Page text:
As­pects of the Liquor Amend­ment Bill need fur­ther in­ter­ro­ga­tion as they may have neg­a­tive con­se­quences

CityPress - - Business - ZODWA VELLEMAN busi­ness@city­press.co.za Velleman is Heineken SA’s cor­po­rate af­fairs di­rec­tor

Al­co­hol abuse is an un­de­ni­able chal­lenge in South Africa. In truth, there are peo­ple who drink ex­ces­sively. The lev­els of un­der­age drink­ing have be­come un­ac­cept­able. Al­co­hol abuse and ex­ces­sive drink­ing can lead to so­ci­etal is­sues such as vi­o­lence, ac­ci­dents and fa­tal­i­ties on the roads, foetal al­co­hol syn­drome, to name but a few.

As the al­co­hol in­dus­try, we un­de­ni­able have a role to play in en­sur­ing our prod­ucts are con­sumed by those legally al­lowed to, and in mod­er­a­tion.

As an in­dus­try, we fully sup­port the aims, ob­jec­tives and the spirit of the Liquor Amend­ment Bill and will con­tinue to sup­port ini­tia­tives to re­duce ex­ces­sive al­co­hol in­take and its ef­fects on the health of the na­tion.

We do, how­ever, be­lieve that there are cer­tain as­pects of the bill that re­quire fur­ther in­ter­ro­ga­tion as they may have un­in­tended neg­a­tive con­se­quences, not only for the wider al­co­hol in­dus­try, but for other in­dus­tries that work with the liquor in­dus­try.

Dur­ing the Eastern Cape Liquor Sum­mit re­cently, the min­is­ter of health said that the al­co­hol in­dus­try wanted South Africa to be a coun­try of drunk­ards.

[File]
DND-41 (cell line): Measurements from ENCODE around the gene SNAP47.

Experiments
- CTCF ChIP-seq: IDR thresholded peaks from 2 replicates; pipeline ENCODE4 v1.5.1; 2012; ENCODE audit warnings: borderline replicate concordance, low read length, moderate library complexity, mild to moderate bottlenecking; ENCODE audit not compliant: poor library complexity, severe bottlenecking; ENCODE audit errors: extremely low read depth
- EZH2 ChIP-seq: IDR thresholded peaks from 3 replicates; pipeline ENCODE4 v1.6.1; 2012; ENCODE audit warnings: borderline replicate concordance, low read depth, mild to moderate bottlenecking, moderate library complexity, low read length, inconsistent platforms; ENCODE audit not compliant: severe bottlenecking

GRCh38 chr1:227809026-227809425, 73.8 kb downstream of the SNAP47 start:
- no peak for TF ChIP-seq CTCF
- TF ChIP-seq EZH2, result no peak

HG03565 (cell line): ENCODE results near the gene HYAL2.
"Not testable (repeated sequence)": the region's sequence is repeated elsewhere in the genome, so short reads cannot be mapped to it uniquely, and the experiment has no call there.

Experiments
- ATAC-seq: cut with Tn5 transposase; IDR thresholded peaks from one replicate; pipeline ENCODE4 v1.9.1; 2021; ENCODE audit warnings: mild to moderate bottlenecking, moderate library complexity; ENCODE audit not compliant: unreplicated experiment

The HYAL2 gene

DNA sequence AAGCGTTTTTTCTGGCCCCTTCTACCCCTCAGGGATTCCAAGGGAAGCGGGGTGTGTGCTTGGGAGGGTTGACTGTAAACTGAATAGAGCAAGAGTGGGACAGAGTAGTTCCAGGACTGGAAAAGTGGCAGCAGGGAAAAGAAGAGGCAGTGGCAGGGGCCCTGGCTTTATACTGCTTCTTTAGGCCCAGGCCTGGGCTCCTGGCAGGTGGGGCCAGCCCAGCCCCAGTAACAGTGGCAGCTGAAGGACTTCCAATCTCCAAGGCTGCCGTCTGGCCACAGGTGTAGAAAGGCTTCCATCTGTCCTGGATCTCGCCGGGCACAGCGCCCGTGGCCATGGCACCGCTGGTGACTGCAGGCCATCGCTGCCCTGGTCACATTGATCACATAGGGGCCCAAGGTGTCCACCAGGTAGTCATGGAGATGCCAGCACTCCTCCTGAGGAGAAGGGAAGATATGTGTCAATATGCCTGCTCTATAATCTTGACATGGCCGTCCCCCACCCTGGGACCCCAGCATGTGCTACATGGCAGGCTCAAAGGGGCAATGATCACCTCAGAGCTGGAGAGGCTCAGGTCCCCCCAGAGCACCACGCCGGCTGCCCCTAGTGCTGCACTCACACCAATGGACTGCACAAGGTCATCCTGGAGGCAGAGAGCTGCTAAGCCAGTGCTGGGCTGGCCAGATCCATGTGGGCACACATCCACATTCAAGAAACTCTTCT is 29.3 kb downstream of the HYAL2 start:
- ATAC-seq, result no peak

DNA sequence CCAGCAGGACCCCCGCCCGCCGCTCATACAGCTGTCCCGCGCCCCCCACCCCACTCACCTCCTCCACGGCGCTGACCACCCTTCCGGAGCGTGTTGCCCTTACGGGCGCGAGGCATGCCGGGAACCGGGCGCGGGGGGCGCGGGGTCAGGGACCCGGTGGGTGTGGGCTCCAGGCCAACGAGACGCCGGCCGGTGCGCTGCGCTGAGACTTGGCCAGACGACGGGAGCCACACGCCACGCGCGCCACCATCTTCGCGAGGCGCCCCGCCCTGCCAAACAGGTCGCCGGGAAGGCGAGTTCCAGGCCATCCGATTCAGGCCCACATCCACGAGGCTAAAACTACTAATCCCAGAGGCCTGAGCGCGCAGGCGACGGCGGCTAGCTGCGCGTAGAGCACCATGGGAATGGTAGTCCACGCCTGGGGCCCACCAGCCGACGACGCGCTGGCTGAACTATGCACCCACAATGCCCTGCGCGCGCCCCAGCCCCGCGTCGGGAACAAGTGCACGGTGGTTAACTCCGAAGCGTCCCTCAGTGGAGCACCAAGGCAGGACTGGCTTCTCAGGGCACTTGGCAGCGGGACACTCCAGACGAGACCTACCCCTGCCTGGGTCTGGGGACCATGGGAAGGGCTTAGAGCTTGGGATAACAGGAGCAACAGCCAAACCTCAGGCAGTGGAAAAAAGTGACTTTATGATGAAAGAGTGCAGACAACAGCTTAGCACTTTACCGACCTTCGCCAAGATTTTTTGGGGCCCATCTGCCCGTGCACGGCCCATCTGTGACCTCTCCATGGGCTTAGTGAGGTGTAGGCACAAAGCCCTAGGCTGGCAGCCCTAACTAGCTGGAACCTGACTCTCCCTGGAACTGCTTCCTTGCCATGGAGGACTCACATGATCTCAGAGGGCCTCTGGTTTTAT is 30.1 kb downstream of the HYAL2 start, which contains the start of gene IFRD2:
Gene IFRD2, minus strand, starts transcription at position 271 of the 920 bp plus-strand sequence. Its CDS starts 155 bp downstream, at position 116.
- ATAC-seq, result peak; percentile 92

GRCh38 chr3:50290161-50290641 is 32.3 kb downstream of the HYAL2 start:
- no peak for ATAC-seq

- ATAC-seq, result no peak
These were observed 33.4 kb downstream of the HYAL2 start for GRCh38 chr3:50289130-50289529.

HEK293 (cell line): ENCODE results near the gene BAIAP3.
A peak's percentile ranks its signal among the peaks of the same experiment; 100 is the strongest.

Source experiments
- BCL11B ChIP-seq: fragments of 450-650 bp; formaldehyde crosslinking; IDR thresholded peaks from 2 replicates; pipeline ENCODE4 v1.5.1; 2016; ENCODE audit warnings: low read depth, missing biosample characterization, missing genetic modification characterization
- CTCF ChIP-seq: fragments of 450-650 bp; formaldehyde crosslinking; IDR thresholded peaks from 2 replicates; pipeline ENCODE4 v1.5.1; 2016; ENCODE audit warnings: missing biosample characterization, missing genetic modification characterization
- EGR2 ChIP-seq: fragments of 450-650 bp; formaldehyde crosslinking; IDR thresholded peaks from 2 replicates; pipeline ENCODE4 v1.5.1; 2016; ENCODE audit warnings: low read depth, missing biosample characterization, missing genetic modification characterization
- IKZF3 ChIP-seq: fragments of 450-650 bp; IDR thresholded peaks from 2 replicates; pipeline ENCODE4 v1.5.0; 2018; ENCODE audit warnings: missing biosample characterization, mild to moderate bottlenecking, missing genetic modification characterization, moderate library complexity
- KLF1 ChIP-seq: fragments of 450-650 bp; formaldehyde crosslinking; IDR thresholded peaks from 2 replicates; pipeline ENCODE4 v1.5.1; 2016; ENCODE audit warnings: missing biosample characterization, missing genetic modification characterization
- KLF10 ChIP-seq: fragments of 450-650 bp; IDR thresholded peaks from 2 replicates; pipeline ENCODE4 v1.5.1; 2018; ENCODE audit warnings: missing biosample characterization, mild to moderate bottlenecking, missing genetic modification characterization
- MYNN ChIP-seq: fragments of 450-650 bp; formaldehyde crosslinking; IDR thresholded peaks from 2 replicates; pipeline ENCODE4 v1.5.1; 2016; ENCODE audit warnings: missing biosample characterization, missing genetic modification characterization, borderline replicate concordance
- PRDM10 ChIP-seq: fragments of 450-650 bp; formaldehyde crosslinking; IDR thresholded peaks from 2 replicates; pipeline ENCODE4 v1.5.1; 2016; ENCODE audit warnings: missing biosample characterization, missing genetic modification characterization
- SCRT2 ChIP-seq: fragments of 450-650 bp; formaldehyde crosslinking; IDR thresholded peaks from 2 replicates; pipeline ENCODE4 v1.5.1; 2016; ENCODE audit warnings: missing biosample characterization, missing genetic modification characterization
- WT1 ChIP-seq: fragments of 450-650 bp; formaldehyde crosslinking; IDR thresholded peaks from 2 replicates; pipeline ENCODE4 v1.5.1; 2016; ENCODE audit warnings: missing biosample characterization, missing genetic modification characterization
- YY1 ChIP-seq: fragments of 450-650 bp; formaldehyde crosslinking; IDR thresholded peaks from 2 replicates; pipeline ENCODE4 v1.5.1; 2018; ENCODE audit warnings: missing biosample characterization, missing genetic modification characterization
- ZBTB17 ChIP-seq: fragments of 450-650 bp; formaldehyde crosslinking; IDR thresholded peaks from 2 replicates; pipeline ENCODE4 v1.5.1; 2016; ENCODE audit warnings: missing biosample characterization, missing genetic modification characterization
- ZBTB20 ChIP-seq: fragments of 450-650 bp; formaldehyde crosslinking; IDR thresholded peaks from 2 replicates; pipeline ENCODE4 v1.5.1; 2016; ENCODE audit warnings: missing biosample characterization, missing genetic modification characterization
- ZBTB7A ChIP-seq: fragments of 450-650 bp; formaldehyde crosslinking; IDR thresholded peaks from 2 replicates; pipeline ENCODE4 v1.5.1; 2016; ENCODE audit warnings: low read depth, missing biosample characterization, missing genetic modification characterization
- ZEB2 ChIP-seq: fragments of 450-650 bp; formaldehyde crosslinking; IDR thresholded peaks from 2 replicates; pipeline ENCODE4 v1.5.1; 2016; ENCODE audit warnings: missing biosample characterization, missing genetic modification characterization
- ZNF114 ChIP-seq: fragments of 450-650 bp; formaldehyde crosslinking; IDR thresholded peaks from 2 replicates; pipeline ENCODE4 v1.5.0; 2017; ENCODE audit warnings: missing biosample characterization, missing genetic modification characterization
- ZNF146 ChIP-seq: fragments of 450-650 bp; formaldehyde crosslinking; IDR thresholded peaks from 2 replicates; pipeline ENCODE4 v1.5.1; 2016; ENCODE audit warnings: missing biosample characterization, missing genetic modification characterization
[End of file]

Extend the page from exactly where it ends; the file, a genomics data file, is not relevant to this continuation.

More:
This could not be fur­ther from the truth.

The in­dus­try does not ben­e­fit nor re­joice when a prod­uct cre­ated for en­joy­ment and so­cial get-to­geth­ers is used ir­re­spon­si­bly. Ex­ces­sive drink­ing is a risk to the sus­tain­abil­ity and growth of all our busi­nesses.

No al­co­hol in­dus­try player would en­cour­age binge drink­ing for short-term gain.

Rather, we stand united against ir­re­spon­si­ble con­sump­tion of al­co­hol.

One such ex­am­ple is how the al­co­hol in­dus­try has made an up­front in­vest­ment of R150 mil­lion as an ini­tial out­lay to a fund aimed at ac­tively pro­mot­ing ed­u­ca­tion pro­grammes fo­cused on aware­ness of ir­re­spon­si­ble con­sump­tion of al­co­hol.

While gov­ern­ment is yet to de­cide on whether it will join us in in­tended planned ini­tia­tives, the In­dus­try As­so­ci­a­tion for Re­spon­si­ble Al­co­hol Use (ARA) is hedg­ing on with strate­gic ini­tia­tives as we can no longer wait.

The pro­posed Liquor Amend­ment Bill has once more high­lighted the need for all role play­ers to join hands in deal­ing with the chal­lenge of al­co­hol abuse.

While there is un­for­tu­nately no one-size-fits-all so­lu­tion or ap­proach, tack­ling this prob­lem re­quires a col­lec­tive, con­certed ef­fort from mul­ti­ple play­ers in­clud­ing gov­ern­ments, non­govern­men­tal or­gan­i­sa­tions, con­sumer groups, po­lice forces, leg­is­la­tors, re­tail­ers, ho­tel, bar and restau­rant own­ers and com­mu­nity groups. Col­lab­o­ra­tion is in my view key, for we all have a role to play in turn­ing the tide.

The bill has been de­signed to dis­cour­age ex­ces­sive al­co­hol con­sump­tion and pro­poses a num­ber of in­ter­ven­tions to con­trol both ac­cess to al­co­hol and ex­po­sure to al­co­hol ad­ver­tis­ing.

These in­clude the ex­tended li­a­bil­ity clause, in­creased le­gal drink­ing age and out­lawed ad­ver­tis­ing.

The ex­tended li­a­bil­ity clause pro­poses a prin­ci­ple called “ex­tended li­a­bil­ity”, which seeks to hold man­u­fac­tur­ers, dis­trib­u­tors and re­tail­ers re­spon­si­ble for all al­co­hol-re­lated harm and dam­age caused where al­co­hol is con­sumed.